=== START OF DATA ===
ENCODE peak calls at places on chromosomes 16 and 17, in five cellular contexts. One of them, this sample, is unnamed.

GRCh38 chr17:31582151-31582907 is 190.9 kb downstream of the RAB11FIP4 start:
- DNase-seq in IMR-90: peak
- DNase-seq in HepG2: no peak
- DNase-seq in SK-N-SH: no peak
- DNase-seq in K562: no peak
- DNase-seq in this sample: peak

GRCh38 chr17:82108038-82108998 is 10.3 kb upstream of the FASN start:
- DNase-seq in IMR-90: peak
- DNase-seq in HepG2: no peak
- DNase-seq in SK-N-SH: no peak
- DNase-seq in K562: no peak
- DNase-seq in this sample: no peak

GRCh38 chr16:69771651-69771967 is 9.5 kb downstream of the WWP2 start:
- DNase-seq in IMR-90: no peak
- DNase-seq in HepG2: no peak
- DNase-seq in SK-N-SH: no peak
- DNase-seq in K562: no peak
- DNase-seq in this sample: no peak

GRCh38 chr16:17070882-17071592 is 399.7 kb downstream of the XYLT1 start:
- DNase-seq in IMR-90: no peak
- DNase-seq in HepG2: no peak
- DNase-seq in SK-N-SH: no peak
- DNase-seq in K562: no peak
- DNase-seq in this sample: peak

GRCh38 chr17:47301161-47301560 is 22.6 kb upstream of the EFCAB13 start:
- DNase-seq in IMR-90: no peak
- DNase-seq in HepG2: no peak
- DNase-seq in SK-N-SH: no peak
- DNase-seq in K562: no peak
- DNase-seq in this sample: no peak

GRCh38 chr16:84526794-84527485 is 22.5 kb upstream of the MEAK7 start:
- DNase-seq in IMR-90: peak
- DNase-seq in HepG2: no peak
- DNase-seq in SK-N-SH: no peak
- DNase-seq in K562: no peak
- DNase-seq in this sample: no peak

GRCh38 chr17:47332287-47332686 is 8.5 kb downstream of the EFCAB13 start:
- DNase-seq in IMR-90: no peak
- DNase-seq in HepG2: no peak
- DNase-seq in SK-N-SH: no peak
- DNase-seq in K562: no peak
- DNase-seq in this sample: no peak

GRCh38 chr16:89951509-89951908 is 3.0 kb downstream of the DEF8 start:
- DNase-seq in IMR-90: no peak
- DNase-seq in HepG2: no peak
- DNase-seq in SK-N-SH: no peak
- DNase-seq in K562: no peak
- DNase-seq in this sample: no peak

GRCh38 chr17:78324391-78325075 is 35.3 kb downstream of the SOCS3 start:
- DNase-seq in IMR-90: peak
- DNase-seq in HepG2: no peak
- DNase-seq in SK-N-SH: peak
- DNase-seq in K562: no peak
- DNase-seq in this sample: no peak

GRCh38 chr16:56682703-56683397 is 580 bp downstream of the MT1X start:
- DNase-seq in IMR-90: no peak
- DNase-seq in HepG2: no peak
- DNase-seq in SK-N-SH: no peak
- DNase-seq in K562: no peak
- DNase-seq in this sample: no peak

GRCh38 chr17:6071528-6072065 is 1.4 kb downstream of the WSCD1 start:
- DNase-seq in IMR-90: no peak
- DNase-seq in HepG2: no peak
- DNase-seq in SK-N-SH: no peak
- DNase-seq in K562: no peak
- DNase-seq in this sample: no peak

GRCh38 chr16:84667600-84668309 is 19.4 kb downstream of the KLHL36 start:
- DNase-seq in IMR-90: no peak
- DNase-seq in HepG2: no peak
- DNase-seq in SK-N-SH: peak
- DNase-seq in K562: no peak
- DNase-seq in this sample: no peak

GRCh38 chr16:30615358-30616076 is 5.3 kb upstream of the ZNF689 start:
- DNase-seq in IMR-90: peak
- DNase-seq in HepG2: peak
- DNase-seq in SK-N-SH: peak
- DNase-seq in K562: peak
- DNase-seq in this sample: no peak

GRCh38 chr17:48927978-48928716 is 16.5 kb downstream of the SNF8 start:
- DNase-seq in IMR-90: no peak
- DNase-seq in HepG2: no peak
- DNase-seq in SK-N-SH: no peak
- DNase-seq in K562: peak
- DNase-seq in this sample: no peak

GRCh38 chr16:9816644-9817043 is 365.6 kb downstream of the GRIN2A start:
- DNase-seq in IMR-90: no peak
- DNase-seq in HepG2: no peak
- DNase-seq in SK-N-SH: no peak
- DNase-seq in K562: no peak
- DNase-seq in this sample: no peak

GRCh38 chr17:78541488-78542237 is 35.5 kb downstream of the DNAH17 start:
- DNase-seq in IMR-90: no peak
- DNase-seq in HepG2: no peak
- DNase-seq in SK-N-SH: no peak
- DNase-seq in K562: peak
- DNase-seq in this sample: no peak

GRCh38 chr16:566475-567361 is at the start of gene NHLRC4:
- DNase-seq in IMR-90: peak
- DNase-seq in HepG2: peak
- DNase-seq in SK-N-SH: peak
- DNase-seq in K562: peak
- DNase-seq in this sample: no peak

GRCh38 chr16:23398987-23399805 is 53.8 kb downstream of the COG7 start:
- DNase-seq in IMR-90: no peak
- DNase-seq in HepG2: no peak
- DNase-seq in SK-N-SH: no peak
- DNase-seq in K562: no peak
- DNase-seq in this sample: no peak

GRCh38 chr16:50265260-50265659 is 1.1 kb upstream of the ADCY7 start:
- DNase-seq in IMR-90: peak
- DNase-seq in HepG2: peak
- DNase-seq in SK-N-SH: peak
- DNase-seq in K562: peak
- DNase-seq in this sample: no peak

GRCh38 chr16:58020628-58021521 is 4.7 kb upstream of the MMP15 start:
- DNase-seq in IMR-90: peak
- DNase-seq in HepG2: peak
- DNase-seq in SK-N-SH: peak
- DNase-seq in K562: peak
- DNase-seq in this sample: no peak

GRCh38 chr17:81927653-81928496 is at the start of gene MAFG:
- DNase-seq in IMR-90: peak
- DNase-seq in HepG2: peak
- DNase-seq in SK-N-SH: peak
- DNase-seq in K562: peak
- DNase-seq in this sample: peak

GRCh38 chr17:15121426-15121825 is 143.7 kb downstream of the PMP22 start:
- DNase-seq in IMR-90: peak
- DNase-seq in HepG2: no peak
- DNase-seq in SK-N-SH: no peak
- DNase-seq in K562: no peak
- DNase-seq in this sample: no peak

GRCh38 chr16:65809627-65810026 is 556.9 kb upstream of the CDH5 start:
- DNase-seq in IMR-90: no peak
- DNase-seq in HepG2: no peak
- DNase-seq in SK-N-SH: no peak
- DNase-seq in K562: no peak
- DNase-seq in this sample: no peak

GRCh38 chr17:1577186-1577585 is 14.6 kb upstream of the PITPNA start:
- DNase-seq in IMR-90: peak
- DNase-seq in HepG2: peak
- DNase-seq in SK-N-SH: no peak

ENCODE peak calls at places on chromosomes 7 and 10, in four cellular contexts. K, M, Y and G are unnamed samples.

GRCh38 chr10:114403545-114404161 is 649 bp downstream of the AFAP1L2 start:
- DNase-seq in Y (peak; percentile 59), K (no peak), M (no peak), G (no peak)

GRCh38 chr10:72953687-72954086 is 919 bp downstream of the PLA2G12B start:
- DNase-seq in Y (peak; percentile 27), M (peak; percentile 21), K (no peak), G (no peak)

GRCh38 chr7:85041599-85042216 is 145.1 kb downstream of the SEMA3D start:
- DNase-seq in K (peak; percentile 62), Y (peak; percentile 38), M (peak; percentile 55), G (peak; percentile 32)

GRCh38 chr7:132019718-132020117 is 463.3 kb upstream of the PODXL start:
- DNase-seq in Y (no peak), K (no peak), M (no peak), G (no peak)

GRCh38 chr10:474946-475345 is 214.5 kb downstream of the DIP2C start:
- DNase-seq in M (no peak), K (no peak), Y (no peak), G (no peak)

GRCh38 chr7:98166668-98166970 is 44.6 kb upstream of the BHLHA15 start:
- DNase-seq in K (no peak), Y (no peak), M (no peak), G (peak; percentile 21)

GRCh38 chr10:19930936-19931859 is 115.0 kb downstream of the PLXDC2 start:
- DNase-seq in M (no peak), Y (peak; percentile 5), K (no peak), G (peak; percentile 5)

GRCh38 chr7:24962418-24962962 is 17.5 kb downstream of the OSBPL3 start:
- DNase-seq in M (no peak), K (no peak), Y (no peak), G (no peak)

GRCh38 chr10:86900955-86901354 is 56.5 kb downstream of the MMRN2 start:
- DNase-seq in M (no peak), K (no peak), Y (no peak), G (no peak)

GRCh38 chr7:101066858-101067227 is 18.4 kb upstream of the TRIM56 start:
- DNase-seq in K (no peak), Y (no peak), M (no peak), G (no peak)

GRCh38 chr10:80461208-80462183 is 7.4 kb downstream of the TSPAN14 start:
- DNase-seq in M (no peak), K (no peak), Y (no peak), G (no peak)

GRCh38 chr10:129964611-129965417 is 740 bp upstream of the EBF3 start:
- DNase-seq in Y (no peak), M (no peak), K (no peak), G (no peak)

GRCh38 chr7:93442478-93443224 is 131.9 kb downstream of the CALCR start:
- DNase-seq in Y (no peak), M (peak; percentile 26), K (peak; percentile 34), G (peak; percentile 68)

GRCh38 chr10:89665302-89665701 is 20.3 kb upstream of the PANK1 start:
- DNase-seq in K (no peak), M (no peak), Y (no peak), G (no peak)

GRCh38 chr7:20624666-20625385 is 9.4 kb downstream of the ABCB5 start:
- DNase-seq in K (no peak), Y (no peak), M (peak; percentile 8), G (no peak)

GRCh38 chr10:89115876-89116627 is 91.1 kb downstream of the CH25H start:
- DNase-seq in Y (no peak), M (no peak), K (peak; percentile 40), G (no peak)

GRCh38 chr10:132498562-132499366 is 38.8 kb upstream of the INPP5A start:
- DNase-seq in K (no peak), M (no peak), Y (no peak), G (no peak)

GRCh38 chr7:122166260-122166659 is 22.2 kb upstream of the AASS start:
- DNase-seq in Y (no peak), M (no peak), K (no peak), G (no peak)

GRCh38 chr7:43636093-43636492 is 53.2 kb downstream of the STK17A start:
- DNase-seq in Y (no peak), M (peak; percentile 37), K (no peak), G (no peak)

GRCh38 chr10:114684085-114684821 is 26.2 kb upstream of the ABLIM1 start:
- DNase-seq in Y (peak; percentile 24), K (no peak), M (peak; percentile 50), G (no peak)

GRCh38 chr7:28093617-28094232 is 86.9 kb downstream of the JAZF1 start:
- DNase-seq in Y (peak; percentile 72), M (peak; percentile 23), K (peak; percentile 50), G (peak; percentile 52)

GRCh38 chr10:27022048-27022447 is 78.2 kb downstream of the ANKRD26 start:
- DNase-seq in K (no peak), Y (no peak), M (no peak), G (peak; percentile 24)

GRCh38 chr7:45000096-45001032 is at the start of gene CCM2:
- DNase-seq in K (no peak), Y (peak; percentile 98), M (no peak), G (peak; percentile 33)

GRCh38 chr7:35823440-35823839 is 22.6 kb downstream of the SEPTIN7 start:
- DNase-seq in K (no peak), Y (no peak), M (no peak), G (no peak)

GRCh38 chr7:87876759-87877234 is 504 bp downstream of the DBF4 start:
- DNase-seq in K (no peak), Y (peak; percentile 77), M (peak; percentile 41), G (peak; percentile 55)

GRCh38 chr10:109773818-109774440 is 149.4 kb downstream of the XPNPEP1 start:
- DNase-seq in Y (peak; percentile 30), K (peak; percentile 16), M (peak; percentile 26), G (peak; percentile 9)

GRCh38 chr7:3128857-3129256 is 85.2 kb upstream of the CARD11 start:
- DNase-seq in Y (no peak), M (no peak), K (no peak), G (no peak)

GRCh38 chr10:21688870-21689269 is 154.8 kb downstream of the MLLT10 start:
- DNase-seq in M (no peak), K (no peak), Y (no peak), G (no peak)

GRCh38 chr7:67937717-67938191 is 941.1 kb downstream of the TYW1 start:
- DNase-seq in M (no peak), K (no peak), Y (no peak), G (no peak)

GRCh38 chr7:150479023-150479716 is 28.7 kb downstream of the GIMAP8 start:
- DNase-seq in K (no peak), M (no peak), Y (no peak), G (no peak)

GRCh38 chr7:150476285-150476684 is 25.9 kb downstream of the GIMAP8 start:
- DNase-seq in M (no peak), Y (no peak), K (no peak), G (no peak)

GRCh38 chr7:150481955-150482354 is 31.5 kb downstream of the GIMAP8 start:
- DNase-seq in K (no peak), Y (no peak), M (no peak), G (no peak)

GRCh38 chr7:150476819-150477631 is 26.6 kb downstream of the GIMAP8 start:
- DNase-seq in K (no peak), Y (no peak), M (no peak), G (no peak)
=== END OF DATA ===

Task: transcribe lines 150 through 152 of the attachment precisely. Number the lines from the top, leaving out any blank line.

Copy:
- DNase-seq in K (peak; percentile 62), Y (peak; percentile 38), M (peak; percentile 55), G (peak; percentile 32)

GRCh38 chr7:132019718-132020117 is 463.3 kb upstream of the PODXL start:
- DNase-seq in Y (no peak), K (no peak), M (no peak), G (no peak)